I took a beadmaking workshop on raking and masking with Amy Waldman-Smith on January 24 and 25, 2015 and I learned some new techniques. The workshop was at a new studio, the Melting Point, in Sedona, Arizona. Amy Waldman-Smith resides near Toronto, Canada and began making glass beads in 2001. Amy was 2014 Commemorative Bead Artist for the Bead and Button Show: Amy’s work has been featured in many craft publications. She is known for her intricate beads with stacked dots and raked lines and dots. In our 2-day workshop Amy shared her beadmaking techniques for creating these tiny details. She broke down the process of making finely detailed beads into small steps, so that we learned to build up the details, layer by layer, to create our own intricate beads. First we practiced layering dots, marvering to retain a barrel shape, and making strips with stringers. We then made a folk art bead and learned working with large stringers to make thick stripes. We also learned Amy’s technique for raking. Here is Amy’s demo bead: The second day we learned how to make “Ottoman” beads. We applied thick stringers of ivory starting at the end of the bead working towards the center. We then added dots to the center of the bead and raked them. We raked the lines between the thick ivory lines and then continued to add dots and raking. We also learned Here are some of Amy’s demo beads:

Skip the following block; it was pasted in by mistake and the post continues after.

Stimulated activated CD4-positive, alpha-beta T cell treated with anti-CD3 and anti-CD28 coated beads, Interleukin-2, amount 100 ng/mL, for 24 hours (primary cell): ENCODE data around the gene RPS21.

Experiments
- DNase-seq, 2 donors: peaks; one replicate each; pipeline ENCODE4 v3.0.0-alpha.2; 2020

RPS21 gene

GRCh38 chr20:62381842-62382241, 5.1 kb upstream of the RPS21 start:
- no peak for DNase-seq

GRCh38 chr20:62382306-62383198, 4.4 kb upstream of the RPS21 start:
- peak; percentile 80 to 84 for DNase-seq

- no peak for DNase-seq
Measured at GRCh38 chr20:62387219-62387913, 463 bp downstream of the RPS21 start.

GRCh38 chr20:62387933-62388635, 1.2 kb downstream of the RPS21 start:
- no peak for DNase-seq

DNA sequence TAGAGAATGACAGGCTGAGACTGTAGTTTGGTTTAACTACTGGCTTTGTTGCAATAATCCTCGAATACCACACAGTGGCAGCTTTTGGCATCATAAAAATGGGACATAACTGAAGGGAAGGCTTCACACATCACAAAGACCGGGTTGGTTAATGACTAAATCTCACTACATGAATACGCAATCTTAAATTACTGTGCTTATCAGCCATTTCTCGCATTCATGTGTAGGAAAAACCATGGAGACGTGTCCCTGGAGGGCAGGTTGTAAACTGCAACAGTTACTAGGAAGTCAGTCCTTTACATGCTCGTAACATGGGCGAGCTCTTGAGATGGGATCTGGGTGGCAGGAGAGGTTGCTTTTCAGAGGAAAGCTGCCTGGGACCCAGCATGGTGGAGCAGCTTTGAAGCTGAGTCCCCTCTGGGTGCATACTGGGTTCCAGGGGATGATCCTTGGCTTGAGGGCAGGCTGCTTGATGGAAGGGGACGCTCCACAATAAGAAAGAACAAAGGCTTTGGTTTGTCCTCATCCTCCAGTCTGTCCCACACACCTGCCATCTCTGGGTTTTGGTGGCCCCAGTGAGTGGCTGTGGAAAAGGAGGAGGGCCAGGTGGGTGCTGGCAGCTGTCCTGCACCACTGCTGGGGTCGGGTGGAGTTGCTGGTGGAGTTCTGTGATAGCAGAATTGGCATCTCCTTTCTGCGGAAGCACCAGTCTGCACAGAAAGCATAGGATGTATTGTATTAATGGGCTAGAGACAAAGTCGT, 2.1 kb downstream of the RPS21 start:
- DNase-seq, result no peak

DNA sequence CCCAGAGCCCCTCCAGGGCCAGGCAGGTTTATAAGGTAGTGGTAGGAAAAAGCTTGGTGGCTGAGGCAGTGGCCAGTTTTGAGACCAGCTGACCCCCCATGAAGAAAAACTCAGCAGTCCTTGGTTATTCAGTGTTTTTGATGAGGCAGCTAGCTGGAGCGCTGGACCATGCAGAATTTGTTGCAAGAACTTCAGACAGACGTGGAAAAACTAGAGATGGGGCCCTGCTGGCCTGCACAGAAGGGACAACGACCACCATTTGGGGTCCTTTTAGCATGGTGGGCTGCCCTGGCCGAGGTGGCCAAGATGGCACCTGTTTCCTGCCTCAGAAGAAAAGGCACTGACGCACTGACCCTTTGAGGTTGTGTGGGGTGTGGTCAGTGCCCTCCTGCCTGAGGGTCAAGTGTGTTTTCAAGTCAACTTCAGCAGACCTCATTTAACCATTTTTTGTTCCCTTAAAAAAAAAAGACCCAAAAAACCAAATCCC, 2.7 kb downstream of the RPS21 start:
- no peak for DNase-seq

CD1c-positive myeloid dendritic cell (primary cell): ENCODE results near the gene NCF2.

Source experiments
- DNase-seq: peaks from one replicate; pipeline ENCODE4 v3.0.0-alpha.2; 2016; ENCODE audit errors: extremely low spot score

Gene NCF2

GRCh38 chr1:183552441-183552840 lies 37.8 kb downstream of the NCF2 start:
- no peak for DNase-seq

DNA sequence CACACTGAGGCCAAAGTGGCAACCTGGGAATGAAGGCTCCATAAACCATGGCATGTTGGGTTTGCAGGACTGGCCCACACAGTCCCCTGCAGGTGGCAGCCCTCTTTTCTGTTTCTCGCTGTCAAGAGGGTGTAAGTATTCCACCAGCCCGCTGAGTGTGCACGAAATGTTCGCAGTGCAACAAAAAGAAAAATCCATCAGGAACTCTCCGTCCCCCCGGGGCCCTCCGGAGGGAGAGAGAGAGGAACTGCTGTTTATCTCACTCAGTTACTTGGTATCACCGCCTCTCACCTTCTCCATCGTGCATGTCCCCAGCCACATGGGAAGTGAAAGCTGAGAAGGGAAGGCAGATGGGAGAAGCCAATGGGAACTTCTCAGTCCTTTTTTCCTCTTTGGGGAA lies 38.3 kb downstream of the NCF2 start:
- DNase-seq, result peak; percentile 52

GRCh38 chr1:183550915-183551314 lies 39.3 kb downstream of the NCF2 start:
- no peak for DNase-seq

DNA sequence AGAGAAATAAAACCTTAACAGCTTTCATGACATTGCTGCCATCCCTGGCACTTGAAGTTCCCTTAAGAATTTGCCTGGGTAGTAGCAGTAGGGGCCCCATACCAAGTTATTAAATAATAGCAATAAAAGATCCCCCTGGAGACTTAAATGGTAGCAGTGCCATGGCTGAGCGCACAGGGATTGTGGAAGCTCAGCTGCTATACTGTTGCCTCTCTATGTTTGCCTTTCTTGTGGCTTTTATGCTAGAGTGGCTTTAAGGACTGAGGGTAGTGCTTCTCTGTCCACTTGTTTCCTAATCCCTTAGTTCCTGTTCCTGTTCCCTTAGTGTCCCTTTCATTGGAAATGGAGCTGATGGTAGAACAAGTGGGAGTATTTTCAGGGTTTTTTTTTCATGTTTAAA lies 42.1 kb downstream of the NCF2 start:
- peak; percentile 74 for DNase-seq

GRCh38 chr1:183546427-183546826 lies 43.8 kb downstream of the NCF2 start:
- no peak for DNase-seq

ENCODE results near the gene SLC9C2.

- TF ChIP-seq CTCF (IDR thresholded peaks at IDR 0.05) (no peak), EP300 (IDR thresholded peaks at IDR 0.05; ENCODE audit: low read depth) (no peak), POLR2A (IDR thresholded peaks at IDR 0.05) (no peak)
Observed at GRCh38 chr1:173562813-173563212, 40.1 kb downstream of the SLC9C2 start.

It is well worth it to travel to the Melting Point for classes. My husband and I spent a whole week in the Sedona Verde Valley area and still did not go on all the hikes or see everything.
Tuzigoot National Monument
Cliff dwelling at Montezuma Well National Monument
Montezuma Well National Monument
Verde Canyon Railroad
Verde River, Cottonwood
Montezuma Castle National Monument